Characters are well drawn. I loved seeing the relationships between all the key players, but that ending! You’ve closed the loops on all the big things, but you’ve left quite a few open in the mid to small range that have us still wondering and thinking about this book. There’s gotta be a sequel in the works… it could still go so many ways. I hope you’ve got some sort of trickery up your sleeve as I want more on this wild adventure. One thing I’ve come to count on with Oviatt’s books is a strong story, crazy and deceitful characters, a massive twisty-turny road, and a realistic setting. It’s a methodical build where she ramps up at just the right pace, then the shock hits when you don’t expect it. But it makes you all the more focused and alert as you can’t help but squint and mistrust everyone at that point. So… how long do we have to wait for the next one?

About Me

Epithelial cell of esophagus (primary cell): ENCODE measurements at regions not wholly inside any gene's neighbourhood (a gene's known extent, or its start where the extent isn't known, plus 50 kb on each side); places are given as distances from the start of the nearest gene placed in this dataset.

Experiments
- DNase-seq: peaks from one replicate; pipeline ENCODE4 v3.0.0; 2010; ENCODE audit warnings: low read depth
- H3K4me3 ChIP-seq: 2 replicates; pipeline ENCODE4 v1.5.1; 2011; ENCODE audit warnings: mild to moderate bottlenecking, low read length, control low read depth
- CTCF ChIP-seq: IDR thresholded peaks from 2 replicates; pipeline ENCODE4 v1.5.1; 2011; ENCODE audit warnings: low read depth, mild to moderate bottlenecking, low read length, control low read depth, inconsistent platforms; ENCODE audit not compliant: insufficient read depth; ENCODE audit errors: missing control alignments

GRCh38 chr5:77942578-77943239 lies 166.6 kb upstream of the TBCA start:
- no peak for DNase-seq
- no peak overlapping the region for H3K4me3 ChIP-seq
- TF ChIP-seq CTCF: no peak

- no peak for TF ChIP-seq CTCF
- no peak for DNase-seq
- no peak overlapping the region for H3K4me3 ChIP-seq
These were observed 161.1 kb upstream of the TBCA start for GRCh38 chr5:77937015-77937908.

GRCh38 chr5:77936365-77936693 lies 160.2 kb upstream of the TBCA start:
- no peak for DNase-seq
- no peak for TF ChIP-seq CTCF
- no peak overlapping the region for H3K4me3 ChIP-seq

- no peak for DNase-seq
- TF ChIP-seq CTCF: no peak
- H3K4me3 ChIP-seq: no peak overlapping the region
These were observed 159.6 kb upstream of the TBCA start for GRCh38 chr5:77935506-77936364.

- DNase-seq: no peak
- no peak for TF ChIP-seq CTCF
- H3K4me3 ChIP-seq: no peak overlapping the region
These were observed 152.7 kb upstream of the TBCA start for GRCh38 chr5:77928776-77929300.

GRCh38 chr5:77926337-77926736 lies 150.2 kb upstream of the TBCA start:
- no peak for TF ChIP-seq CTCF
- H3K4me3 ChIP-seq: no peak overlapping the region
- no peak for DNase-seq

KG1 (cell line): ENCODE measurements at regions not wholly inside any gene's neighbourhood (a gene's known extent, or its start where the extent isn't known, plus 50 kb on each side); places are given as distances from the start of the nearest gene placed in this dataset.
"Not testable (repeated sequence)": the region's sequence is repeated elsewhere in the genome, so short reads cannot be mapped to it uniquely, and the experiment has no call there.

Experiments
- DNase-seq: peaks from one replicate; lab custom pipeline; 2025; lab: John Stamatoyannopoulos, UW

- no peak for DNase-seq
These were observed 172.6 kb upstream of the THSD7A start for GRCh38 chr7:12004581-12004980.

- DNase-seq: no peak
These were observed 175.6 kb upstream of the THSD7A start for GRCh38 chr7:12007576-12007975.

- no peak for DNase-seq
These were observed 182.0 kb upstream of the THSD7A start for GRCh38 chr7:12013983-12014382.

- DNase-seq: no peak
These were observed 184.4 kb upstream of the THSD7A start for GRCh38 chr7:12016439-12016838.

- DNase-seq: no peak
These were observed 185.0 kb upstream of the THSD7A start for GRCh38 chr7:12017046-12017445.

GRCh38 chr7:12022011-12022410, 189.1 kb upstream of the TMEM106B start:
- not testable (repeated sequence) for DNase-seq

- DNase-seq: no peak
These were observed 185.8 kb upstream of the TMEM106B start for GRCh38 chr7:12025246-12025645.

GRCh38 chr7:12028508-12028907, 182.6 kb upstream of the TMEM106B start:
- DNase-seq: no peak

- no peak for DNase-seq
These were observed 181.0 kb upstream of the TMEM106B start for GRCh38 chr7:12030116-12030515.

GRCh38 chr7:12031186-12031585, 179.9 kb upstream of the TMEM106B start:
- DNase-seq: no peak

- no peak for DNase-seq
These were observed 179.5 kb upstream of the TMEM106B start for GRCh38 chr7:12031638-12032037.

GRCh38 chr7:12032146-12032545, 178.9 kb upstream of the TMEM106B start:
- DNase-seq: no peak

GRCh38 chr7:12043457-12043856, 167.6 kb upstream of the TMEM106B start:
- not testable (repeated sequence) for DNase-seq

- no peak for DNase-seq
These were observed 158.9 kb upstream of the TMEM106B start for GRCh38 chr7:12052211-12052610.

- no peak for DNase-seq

For those new to me or my reviews… here’s the scoop: I’m Jay, an author who lives in NYC. My novels, Watching Glass Shatter and Father Figure, can be purchased on Amazon as electronic copies or physical copies. I write A LOT. I read A LOT. And now I blog A LOT. First the book review goes on Goodreads, and then I send it on over to my WordPress blog at https://thisismytruthnow.com, where you’ll find the revealing and introspective 365 Daily Challenge – words and humor. You can also find all my social media profiles to get the details on the who/what/when/where and my pictures. Leave a comment and let me know what you think. Thanks for stopping by. Note: All written content is my original creation and copyrighted to me, but the graphics and images were linked from other sites and belong to them. Many thanks to their original creators. Follow my blog with Bloglovin.